A small folklore to begin with.
As a kid, every Friday, I’d visit a temple near my home. Not because I was religious, but because it gave me break from weekday evening study, allowed me to practice playing the ‘taal’, and to eat the delicious ‘prasad’ that was distributed after the prayers.
During my college days, I’d frequent the Iscon Temple in Coimbatore. It was beautiful, peaceful, and had something interesting for me to do. There were 108 stones organized in a concentric circle that moved inward towards a stone that had Rama’s footprints carved on it. One had to recite “Hare Rama, Rama Rama Hare Hare. Hare Krishna, Krishna Krishna Hare Hare” as we stepped from one stone to another until we completed all 108 of them. Somehow, at the end of it, I felt lighter and much more happier. Faith, I guess.
Why talk about Rama when this was all supposed to be about Shiva? Well, the story of Ramayana gets very interesting at Rameshawaram. Both Ravana and Rama were ardent worshippers of Shiva. Shiva had granted boons to both of them at various point after their penance/worship. The lines of who is good and bad blur right there, doesn’t it?
A popular trend these days in Indian fiction is mythological stories told from different protagonist’s point of view (Palace of Illusions started it all) and Asura – tale of the vanquished is one such book that tells Ramayana through Ravana’s eyes. The credit for reviving Indian mythology in fiction category goes to Amish Tripati (Shiva Trilogy & Ramayana Series) and Ashok Banker (Ramayana Series). From these books, I gathered that Hindu religion preaches the Suryavanshi way of living as good and Chandravanshi way as bad. At the heart of it is the caste system that’s established by Suryavanshi systems and are broken by Chandravanshi leaders (Ravana and Suyodhana) who are eventually vanquished by Gods (Rama and Krishna) to set up the caste system again. Sorry if I offended your religious belief there. There is no absolute good or bad and it’s always a perspective.
This huge prologue was necessary just to share how much Rameshwaram meant to me. It’s a place rich in mythological, spiritual, and religious excerpts almost to the point when once you visit the place it’s hard to believe that Ramayana could have been just a myth. Especially when you traverse towards Dhanushkodi – you almost sense Sri Lanka being a stone’s throw away with the possibilities of Rama and his crew putting together the Rama Sethu. A part of you will want it to be the truth.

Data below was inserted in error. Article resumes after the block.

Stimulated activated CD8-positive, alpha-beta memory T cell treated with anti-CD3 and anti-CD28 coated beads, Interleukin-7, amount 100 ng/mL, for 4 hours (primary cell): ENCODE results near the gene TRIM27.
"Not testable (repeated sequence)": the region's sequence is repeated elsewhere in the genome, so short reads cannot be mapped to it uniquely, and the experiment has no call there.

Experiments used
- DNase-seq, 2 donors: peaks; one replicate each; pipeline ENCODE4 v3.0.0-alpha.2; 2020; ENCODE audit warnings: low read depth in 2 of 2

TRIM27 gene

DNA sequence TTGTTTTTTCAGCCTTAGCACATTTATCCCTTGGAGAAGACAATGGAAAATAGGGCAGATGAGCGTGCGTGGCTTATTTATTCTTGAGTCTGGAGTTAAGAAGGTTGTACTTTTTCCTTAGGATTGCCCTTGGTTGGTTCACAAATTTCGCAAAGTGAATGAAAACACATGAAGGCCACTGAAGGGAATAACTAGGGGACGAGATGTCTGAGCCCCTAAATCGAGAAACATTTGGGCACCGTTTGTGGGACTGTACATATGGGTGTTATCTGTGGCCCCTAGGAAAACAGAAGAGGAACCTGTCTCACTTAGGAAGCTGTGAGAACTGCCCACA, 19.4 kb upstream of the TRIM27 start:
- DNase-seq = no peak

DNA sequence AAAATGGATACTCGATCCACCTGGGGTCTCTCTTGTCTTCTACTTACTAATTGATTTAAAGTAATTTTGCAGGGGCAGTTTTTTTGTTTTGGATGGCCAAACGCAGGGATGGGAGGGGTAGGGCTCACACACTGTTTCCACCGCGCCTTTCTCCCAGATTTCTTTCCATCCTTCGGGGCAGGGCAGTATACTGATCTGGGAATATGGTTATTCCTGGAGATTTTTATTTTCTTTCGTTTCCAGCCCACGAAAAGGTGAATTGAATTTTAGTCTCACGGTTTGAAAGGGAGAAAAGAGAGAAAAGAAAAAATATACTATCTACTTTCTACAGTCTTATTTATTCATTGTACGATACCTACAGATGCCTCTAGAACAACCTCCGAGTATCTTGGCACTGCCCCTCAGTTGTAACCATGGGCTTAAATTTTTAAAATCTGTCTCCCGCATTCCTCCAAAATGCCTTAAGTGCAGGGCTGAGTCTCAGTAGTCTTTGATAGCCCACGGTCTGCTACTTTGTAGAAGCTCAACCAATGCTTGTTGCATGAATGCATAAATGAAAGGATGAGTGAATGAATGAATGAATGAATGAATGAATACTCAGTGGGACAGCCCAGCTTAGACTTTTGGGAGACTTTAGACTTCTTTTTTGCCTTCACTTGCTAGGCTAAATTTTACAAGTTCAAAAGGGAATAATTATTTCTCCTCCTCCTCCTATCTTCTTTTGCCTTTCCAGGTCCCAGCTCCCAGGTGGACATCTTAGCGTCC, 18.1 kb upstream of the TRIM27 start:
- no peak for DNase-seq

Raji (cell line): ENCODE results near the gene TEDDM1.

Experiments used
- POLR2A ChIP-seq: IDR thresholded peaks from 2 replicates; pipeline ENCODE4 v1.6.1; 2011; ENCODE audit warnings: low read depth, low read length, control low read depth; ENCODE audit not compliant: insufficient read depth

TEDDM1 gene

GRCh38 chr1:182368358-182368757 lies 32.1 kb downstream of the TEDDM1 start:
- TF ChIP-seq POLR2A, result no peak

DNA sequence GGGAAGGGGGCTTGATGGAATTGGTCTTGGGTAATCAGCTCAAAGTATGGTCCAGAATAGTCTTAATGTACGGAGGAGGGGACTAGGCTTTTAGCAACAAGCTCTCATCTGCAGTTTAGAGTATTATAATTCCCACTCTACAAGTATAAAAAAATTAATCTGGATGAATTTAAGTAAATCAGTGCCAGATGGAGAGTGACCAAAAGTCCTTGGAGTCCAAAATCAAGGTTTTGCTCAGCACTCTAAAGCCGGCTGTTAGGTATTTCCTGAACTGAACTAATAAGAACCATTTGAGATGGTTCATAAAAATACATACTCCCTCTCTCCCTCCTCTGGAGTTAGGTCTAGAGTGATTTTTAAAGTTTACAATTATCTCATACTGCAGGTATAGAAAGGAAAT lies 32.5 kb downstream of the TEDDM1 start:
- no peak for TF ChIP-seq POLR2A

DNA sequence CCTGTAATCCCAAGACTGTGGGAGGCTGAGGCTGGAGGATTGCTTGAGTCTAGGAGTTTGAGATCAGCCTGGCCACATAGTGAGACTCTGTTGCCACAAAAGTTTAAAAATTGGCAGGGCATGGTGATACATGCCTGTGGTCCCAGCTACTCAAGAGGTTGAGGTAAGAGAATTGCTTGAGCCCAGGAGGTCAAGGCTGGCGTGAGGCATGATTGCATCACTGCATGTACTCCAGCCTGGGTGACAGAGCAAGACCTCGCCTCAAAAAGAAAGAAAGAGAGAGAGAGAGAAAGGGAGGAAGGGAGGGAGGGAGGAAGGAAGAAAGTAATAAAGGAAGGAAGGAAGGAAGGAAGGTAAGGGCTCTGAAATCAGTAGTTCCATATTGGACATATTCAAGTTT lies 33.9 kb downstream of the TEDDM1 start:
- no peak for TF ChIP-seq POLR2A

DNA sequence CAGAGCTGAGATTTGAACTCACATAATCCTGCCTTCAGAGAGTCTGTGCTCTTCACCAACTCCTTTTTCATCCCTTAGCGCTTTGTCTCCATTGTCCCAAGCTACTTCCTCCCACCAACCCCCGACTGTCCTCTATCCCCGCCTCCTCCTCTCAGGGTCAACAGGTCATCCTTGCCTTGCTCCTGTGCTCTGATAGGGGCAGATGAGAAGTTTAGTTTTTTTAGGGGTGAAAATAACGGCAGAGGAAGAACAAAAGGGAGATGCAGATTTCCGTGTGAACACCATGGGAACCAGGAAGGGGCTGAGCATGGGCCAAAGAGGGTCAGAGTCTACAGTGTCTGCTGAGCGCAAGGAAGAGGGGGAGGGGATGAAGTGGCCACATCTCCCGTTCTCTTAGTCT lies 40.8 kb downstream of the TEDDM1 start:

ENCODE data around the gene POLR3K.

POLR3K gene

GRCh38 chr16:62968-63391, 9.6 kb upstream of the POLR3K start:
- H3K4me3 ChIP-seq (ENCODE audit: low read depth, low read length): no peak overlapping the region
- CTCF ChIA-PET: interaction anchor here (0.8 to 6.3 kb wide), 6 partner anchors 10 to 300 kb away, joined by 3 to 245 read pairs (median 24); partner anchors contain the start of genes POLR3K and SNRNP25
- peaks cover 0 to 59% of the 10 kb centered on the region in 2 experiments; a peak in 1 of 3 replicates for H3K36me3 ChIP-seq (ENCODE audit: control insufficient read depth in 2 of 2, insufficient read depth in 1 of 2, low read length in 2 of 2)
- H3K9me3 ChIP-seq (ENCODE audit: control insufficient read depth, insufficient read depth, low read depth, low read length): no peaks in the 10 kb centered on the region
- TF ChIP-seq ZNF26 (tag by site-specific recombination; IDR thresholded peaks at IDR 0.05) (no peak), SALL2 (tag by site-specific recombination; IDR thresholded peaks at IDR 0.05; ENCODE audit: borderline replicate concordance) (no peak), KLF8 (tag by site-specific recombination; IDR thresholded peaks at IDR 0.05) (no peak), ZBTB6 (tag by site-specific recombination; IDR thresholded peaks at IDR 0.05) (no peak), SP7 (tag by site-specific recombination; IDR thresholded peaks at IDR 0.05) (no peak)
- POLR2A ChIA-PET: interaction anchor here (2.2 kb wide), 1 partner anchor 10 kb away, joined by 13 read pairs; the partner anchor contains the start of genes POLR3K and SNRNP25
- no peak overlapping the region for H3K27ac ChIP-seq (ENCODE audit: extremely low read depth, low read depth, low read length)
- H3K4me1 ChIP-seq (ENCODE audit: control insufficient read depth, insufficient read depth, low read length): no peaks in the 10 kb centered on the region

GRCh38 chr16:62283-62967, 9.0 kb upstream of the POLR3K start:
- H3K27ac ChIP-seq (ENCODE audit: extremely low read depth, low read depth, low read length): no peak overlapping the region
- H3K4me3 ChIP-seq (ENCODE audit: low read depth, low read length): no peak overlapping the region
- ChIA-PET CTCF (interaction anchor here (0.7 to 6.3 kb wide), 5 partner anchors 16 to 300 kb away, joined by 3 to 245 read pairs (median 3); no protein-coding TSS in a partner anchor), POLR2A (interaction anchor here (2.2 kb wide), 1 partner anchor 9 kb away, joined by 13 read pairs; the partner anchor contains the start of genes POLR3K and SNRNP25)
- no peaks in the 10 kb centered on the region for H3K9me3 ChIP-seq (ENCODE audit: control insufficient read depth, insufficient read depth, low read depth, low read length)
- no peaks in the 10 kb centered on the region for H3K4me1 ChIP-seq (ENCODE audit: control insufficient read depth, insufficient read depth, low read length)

It’s said that Rama prayed so ardently and soulfully to Shiva when he was crossing this region (to rescue Sita) that Shiva appeared and offered a boon. Rama seemed to have asked Shiva to continue staying on the Earth and make it a holy place. Shiva granted it by uttering “Evamastu”, meaning “so be it”. And hence the name, Ramaeshwara. A visit to this temple and blessing of the Jyotirlinga promises salvation and possibilities of attaining Nirvana.
This ride was not on my Versys 650 and starting point wasn’t Hyderabad either. I couldn’t resist when my cousin offered to lend me his friend’s Himalayan and accompany me on this trip with his Himalayan. Roads leading to Rameshwaram were a joy and for that brief moment when you ride on NH44 you get a feeling of what it would be like to do a K2K ( Kanyakumari to Kashmir) ride. Himalayan completed the trip with so much ease. I love ambling in the city in the 3rd & 4th gears and crusing at 100+kmph on the highways in the 5th gear. Nothing much to complain other than the wind blast and lack of power which I’m stating only because I’m used to the Versys 650.
The one thing that will stun you is the Pamban bridge that leads you into Rameshwaram island. You read that right, it’s an island of some sorts. Also, roads in Tamil Nadu will never let you down and so will their traffic sense.
The experience within the Ramanathaswamy temple is one of a kind. You are supposed to get up early and walk through a predetermined path within the temple that passes by several wells, each of which is supposed to cleanse you of some sin or the other. Once that’s done, you need to clean up, wear dry clothes (or pay the guard 100 INR to walk in wet) and go to the sanctum sanctorum (aka garbhagriha) where the Dhyanalinga can been seen. You can’t stand next to it for long but you can sit a little far away and still get to see the Linga for as long as you wish. You can sense a powerful energy in this space when you just sit there.
Some questions continue to linger in my mind. Myth or reality? Rama or Ravana? Good or bad? Duality or Singularity? I walked out of the temple with more questions in my mind about life than I have ever had.
I will go back to Rameshawaram again. I have to ride there on my Versys and hopefully return with more answers than questions…
Sutamraparni jalarashi yoga, nibadhya setum vishkhairasankhyaih. Sri Rama Chandrena samarpitam tarn Rameshwarakhyan niratam namami.